NHS explain the best ways to treat back pain
Back pain can strike at any moment and can negatively affect a person’s life. Experts believe negative emotions could affect lower back pain and hypothesise meditation being a better remedy than painkillers. How?
According to Bupa, emotional factors that can increase the risk of a person’s back pain becoming chronic include:
Believing that pain and activity are harmful. These may be a person’s own beliefs, but they can be reinforced by family members who may be trying to protect them.
Negative actions can reinforce the belief that a person is unwell – for example, staying in bed for a long time.
Having a low or negative mood, depression, anxiety or stress.
Having low expectations of how well treatment will work.
Relying too much on passive treatments (ones that don’t expect a person to do anything) such as painkillers, hot and cold packs, massage and electrotherapy.
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The health body added: “Although you may think your pain is a warning sign to stop you doing
People can seek psychological support to aid their back recovery.
The NHS recommends trying cognitive behavioural therapy (CBT) – this can be a useful part of treatment if a person is struggling to cope with their pain.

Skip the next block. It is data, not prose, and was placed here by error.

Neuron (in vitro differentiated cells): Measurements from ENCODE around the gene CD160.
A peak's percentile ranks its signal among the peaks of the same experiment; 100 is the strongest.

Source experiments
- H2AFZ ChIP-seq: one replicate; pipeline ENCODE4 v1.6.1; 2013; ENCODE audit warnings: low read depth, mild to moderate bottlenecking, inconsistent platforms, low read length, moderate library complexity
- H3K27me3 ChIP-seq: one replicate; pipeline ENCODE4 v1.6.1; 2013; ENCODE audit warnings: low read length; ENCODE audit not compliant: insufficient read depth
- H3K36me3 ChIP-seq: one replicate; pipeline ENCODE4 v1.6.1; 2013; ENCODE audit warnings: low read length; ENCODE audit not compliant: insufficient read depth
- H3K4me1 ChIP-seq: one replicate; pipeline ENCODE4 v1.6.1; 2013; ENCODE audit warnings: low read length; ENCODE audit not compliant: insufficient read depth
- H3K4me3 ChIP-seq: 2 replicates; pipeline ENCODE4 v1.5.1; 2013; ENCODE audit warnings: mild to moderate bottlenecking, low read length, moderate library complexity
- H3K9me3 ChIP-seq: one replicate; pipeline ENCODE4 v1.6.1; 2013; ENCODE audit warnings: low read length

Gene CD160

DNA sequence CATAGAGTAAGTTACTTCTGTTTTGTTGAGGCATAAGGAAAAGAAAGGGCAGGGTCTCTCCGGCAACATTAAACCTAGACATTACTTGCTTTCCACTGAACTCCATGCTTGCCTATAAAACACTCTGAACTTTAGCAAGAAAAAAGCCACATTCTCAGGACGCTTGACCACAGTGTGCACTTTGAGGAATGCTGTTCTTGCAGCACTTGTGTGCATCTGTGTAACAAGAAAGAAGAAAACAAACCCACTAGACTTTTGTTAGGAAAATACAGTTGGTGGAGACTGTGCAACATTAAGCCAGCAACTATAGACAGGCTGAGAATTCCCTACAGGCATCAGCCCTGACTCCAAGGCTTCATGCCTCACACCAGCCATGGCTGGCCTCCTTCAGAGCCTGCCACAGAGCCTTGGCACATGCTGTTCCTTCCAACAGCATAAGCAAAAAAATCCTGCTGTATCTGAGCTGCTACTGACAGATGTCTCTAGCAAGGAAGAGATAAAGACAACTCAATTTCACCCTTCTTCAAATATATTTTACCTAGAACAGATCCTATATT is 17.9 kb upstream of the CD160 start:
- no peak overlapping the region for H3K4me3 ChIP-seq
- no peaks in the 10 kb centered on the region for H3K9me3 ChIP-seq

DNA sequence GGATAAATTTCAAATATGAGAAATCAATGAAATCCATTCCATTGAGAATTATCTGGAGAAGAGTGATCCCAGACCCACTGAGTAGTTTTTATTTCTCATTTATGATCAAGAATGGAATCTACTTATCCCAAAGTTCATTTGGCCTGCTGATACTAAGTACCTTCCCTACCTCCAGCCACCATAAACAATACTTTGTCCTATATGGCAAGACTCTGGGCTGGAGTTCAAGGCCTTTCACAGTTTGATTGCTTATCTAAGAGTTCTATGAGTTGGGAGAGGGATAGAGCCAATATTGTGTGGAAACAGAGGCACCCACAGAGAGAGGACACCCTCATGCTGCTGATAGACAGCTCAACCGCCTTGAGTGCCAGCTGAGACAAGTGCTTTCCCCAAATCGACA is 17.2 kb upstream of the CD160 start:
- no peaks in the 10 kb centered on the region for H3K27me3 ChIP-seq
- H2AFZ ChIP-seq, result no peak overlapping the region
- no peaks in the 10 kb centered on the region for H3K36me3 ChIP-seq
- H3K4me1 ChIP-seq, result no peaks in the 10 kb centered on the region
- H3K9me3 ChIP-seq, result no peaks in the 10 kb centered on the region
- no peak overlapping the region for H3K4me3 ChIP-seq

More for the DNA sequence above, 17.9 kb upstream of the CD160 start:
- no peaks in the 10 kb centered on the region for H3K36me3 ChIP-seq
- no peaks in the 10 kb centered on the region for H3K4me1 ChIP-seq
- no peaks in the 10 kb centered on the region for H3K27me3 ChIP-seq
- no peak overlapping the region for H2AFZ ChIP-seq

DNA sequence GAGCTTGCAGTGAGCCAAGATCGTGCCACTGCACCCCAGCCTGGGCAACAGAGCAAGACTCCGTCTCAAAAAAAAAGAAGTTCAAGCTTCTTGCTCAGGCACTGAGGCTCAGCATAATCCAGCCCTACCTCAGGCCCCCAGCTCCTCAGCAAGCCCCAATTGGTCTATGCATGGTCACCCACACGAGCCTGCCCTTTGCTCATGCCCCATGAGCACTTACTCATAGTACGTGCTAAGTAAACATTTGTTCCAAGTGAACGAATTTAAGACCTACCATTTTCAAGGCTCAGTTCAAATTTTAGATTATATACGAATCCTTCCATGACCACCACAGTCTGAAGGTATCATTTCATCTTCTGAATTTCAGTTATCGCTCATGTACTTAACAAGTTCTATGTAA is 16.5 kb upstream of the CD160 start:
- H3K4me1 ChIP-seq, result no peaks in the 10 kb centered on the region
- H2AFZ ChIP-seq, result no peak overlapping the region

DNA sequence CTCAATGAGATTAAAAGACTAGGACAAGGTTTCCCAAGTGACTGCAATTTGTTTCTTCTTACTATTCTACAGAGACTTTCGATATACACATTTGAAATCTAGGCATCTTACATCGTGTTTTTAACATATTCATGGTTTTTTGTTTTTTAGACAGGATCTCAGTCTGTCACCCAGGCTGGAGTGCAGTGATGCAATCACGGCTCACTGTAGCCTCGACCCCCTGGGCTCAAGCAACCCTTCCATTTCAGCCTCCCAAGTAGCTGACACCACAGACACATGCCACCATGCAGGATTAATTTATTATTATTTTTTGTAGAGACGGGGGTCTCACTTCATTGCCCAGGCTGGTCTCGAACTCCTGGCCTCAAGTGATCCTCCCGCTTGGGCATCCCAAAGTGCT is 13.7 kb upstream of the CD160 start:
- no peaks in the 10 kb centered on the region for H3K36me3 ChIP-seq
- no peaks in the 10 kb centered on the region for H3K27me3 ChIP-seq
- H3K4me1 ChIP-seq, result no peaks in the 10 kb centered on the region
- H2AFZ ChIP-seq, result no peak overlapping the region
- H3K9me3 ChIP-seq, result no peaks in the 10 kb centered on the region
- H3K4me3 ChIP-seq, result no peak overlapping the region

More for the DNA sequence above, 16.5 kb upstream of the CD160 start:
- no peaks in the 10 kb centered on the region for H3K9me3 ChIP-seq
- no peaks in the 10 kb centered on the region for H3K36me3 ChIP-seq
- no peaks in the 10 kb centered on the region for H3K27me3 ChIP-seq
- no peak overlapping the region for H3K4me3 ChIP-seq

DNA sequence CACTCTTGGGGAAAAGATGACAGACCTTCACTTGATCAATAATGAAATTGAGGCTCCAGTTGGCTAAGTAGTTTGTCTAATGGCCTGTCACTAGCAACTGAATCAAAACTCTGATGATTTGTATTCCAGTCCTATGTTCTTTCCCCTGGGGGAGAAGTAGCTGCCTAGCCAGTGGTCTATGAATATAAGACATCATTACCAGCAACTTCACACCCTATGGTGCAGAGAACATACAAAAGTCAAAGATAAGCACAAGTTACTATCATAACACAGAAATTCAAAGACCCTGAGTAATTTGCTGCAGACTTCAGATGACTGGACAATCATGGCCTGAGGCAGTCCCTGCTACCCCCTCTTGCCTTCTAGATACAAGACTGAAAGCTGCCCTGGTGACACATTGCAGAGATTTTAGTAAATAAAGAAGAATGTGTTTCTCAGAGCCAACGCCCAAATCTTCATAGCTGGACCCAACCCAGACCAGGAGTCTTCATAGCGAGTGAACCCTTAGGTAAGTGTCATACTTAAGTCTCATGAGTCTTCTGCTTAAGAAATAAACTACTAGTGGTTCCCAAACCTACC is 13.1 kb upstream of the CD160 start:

CBT, along with mindfulness techniques, have been proven to help chronic back pain.
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In a study published in Jama Network, the effect of mindfulness-based stress reduction vs cognitive behavioural therapy on back pain was analysed.
Daniel C. Cherkin, Ph.D., of Group Health Research Institute, Seattle, and colleagues randomly assigned 342 adults age 20 to 70 years with chronic low back pain to receive MBSR, cognitive behavioural therapy, or usual care.
The study noted: “CBT and MBSR were delivered in eight weekly two-hour groups.
“Usual care included whatever other treatment, if any, the participants received.
“The average age of the participants was 49 years; the average duration of back pain was 7.3 years.”
The researchers found that at 26 weeks, the percentage of participants with clinically meaningful improvement on a measure of functional limitations was higher for those who received MBSR (61 percent) and CBT (58 percent) than for usual care (44 per cent).
The percentage of participants with clinically meaningful improvement in pain bothersome at 26 weeks was 44 per cent in the MBSR group and 45 per cent in the CBT group, versus 27 per cent in the usual care group.
Findings for MBSR persisted with little change at 52 weeks for both primary outcomes.
Commenting on the findings, the study authors said: “The effects were moderate in size, which has been typical of evidence-based treatments recommended for chronic low back pain.
“These benefits are remarkable given that only 51 percent of those randomised to receive MBSR and 57 per cent of those randomised to receive CBT attended at least six of the eight sessions.
“These findings suggest that MBSR may be an effective treatment option for patients with chronic low back pain.”
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